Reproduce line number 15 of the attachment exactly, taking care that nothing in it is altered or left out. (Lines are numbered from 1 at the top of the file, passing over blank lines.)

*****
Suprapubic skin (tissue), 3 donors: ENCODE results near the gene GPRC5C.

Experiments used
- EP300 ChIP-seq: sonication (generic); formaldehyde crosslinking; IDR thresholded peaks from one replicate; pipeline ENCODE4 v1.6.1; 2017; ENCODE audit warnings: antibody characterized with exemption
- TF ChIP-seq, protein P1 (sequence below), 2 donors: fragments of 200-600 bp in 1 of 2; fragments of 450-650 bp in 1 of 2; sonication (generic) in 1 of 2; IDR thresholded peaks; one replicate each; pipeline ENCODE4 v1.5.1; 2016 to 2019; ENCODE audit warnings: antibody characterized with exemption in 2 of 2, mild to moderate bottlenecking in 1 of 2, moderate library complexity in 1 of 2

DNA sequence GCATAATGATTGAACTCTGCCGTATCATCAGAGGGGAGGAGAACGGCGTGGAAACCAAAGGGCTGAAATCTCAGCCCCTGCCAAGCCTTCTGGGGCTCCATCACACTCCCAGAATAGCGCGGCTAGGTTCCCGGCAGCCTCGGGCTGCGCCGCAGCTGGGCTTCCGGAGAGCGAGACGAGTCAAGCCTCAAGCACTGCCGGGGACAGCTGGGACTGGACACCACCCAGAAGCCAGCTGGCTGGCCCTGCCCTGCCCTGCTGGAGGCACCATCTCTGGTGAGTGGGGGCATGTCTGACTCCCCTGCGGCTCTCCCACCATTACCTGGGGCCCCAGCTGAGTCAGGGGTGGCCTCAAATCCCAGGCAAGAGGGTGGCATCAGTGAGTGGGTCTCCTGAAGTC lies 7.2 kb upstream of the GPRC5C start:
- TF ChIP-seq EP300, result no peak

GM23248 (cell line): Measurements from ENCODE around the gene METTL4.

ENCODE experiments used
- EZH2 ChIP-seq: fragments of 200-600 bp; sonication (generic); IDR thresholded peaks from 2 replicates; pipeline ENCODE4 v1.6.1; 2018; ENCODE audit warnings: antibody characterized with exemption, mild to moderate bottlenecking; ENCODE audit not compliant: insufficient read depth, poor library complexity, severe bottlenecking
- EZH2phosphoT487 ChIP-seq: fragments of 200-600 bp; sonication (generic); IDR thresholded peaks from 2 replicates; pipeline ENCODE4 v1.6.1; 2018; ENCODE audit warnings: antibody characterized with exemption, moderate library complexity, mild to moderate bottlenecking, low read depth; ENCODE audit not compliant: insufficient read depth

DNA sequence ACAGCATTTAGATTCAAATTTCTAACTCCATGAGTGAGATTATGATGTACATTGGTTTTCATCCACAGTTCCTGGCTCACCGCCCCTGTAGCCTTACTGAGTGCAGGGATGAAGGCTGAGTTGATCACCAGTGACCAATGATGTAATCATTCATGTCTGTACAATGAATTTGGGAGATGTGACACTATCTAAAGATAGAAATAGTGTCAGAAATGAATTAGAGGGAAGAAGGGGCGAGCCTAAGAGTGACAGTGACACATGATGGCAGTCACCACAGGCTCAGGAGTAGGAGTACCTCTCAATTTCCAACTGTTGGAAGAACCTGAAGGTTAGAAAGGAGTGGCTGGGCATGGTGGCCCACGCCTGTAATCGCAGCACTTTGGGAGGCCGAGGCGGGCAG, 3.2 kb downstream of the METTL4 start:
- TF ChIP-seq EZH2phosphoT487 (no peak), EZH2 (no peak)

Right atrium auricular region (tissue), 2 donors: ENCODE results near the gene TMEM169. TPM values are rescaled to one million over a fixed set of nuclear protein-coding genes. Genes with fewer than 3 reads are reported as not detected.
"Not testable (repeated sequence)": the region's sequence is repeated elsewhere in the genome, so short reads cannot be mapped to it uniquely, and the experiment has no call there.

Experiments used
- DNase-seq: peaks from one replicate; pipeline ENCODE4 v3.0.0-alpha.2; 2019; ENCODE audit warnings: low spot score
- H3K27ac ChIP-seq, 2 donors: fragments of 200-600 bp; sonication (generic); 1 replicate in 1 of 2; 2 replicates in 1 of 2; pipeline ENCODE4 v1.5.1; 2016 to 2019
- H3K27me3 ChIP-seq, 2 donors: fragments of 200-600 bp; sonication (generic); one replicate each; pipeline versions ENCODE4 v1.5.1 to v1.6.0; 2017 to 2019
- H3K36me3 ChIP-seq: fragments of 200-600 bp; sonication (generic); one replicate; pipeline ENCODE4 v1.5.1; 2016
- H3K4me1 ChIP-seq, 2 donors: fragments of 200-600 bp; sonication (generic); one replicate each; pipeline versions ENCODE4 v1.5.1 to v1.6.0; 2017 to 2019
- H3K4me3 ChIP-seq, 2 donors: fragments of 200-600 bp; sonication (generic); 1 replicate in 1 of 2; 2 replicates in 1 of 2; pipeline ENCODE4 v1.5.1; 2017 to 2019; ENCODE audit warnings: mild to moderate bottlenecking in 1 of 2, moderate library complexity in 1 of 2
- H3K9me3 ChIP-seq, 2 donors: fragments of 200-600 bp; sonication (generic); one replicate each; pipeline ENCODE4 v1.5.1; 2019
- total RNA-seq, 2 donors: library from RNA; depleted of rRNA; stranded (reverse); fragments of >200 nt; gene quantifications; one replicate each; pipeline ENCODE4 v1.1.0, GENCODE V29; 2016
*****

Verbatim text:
Experiments used